Showing posts with label kumano. Show all posts
Showing posts with label kumano. Show all posts

Saturday, March 9, 2024

Kumano Shrine Yoshii


The Kumano Shrine in Yoshii, Nagasaki, is a fairly typical small, rural shrine. Set on a small, flat area within a forest clearing, it is reached by several long flights of stairs.

Architecturally it is really just a utilitarian shed housing a small hokora-type shrine with a small altar set up in front of it. However, it looked as if the building had been wider at some point.

There may have been some stone komainu, and the remains of some stone lanterns could be seen, however on the altar was a pair of small, wooden komainu.

Being a Kumano Shrine it enshrines the Kumano Gongen, the collective name for the kami enshrined at the three Kumano shrines in southern Wakayama. There are about 3,000 branch shrines of Kumano in Japan, with three being within just a few kilometers of this one.

I visited in late March 2014 on day 68 of my walk around Kyushu following the Shingon Kyushu 108 temple pilgrimage dedicated to Kobo Daishi. This was the final leg that would see me finishing the pilgrimage ten days later. First I must visit Hirado Island, then go back into Saga prefecture before heading to Munakata in Fukuoka. The previous post in this series was on the shrines I visited on day 67.

Friday, January 12, 2018

Kumanosha, Kunisaki

As I wander around Japan I notice that some areas seem to have a lot of shrines, and in some areas they are far less common. In the areas with a lot of shrines they usually seem to be well visited. There are plenty of signs of activity, though usually they are empty. In the other areas the shrines seem almost abandoned, with little decoration and grounds not well kept.

The Kunisaki Peninsula is one of the first types of area,... there are a lot of shrines. This one, a Kumanosha, was the fifth one I visited in this morning of my second day walking around the peninsula hunting the fall colors.

According to the signboard it was founded in 725 during the reign of Emperor Shomu. The ony kami listed is Izanami.

The sign also mentioned that in the early Taisho era it was registered as an official village shrine. I suspect this was in response to the governments program of the time that ended up closibg half the shrines in the country. Many more would have been closed but in some areas, like Kunisaki I suspect, the people resisted the governments program and found ways to keep more of their shrines open.

Saturday, July 16, 2016

Niigusohimenomikoto Shrine

Niigusohimenomikoto Shrine

This shrine is on the main road not far from Mononobe Shrine and appears to be just a small local shrine, but is in fact one of the oldest shrines in the Iwami region, founded in 731.

It is also listed in the Engi Shiki, which means it received offerings from the government in Kyoto. The kami is Niigusohime, and is considered to be a kami of the 5 grains and farming. Strangely she is also associated with cheese! A kind of cheese from Mongolia was introduced in 650. probably via Korea. So maybe she had something to do with that.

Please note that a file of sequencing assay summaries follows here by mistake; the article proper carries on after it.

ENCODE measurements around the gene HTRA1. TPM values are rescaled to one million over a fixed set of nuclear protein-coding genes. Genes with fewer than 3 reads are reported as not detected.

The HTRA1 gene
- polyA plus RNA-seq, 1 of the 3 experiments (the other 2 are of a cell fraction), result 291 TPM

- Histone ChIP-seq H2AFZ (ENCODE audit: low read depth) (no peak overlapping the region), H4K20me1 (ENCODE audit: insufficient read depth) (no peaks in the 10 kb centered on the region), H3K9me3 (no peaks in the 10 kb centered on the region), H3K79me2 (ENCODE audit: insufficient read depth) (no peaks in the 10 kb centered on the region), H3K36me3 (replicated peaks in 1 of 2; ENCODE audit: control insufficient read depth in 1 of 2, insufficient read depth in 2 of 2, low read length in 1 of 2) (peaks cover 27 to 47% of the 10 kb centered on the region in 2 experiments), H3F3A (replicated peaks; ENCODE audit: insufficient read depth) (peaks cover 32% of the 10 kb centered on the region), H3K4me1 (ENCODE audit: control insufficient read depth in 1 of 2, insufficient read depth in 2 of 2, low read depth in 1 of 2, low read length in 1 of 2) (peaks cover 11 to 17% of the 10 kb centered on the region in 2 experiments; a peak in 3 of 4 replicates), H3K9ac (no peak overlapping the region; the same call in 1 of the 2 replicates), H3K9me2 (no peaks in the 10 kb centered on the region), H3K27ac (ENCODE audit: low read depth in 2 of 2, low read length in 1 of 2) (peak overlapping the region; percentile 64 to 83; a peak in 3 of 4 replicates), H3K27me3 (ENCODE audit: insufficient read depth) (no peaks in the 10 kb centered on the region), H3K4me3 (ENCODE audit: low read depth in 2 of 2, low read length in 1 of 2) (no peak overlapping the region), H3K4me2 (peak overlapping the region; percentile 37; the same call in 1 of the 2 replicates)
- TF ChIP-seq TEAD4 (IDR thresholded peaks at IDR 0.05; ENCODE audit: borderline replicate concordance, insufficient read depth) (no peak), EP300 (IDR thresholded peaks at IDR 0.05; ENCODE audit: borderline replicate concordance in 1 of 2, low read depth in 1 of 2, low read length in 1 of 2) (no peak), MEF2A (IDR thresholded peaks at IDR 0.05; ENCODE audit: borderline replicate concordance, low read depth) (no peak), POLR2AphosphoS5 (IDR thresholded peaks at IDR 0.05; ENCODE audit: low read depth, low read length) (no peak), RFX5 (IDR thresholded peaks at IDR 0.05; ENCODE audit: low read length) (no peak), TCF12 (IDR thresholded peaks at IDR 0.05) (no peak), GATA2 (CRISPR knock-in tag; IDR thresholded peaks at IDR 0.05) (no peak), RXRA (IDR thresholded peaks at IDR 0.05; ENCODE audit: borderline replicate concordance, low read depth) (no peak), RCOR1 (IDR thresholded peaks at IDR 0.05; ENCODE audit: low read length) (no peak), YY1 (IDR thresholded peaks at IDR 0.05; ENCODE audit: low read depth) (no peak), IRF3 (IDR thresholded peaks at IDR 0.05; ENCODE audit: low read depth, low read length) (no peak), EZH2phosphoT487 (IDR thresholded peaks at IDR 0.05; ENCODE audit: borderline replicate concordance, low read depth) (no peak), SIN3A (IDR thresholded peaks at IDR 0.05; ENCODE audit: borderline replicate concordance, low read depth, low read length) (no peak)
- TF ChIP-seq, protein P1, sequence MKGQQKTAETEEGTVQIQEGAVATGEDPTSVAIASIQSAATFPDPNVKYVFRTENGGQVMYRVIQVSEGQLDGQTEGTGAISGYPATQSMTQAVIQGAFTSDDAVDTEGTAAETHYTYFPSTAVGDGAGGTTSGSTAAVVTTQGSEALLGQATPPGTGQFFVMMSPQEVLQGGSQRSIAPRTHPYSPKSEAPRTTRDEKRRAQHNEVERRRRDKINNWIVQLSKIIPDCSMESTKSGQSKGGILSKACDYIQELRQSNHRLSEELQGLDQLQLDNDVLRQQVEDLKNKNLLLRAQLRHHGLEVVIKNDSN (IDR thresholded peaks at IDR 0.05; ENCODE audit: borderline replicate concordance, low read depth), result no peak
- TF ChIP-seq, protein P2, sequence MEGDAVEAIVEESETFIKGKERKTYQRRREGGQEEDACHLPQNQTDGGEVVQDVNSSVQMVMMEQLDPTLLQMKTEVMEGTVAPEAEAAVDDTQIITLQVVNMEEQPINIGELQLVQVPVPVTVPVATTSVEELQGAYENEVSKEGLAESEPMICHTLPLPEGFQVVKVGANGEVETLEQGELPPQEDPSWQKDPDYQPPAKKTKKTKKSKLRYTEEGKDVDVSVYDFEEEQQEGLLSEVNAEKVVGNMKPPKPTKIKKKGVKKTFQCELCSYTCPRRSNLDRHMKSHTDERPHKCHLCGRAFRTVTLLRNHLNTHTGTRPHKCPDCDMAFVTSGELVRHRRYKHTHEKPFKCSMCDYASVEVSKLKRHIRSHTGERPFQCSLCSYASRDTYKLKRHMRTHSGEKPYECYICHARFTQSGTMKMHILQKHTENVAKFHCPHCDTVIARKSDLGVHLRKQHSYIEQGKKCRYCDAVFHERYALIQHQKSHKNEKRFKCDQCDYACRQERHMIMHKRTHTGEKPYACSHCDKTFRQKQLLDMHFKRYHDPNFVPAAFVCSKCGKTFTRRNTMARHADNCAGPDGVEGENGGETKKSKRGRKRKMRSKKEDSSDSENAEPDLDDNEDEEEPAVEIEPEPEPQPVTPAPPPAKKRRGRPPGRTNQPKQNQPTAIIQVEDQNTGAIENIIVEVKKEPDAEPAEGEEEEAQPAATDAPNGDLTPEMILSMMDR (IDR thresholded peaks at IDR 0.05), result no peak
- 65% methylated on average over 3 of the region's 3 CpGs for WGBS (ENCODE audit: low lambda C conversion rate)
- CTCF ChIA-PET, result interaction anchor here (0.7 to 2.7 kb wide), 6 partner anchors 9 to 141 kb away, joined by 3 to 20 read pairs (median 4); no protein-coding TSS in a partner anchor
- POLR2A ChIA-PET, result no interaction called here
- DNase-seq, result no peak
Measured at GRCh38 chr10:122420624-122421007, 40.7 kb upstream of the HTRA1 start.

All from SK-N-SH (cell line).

There is a sutra mound within the grounds, not so unusual as most shrines had Buddhist elements in earlier times.

There is a small Kumano Shrine too. The shimenawa is Izumo style, big and thick.

Wednesday, April 6, 2016

Kumano Sansho Omiwasha


I started my walk along the Saigoku Kannon Pilgrimage in Nachi on the south coast of Wakayama. The first temple is Seigantoji at the famous Nachi Falls, and for the first 8 days the Saigoku Pilgrimage follows the Kumano Kodo.


Just across from the station in Nachi is Kumano Sansho Omiwasha, a subsidiary shrine of Nachi Taisha, and right next door to Fudurakusanji, the temple it was a part of until the separation of shrines and temples in early Meiji.


People would stop at the shrine to purify before heading next door to the temple and then on up the valley to the falls.


The three kami enshrined here are the three Kumano kami enshrined at Nachi, Shingu, and Hongu, Fusumi no okami, Hayatamano, and Ketsumiko no mikoto.


Sunday, March 25, 2012

Kumano Shrine, Awa City


The Kuman shrine in Awa City is located about halfway between Anrakuji and Jurakuji, temples 6 and 7 of the Shikoku Pilgrimage. There are about 3,000 Kumano shrines all over Japan and they are branch shrines of the famous Kumano Sanzan, the three shrine complexes in Wakayama. Kumano was a major cultic center in medieval times and the yamabushi from there spread all over Japan. The Kumano deities are linked with many of the temples on the Shikoku Pilgrimage and the Kumano yamabushi seem to have created some of what later became the 88 temple pilgrimage.


The shrine had an unusual pair of zuijin. Normally they are represented in a seated position in armor and with bows and arrows, but here they were standing in robes. I have seen this style only once before in Kunisaki.


Also unusual was the walkway to the shrine buildings were covered. I have seen this before in Okayama.


A sessha (sub shrine) in the grounds had an unusual pair of ceramic komainu. The open mouth of one was stuffed full of 1 yen coins.

Sunday, July 3, 2011

The tallest torii in japan

This really is the tallest torii in Japan, located in the town of Tanabe City in the mountains of wakayama.

It is made of steel and is 33.9 meters tall. It weighs 172 tons, and the top lintel is 42 meters wide.

The torii stands at the entrance to the original site of the Hongu Taisha Shrine that stood for more than 1,000 years on a sandbar where several rivers meet. In 1889 a disastrous flood destroyed the shrine and it was moved to its present hilltop site a few hundred meters away.

The torii and the associated hrine and the pilgrimage routes to the three Kumano shrines are now all a World Heritage Site.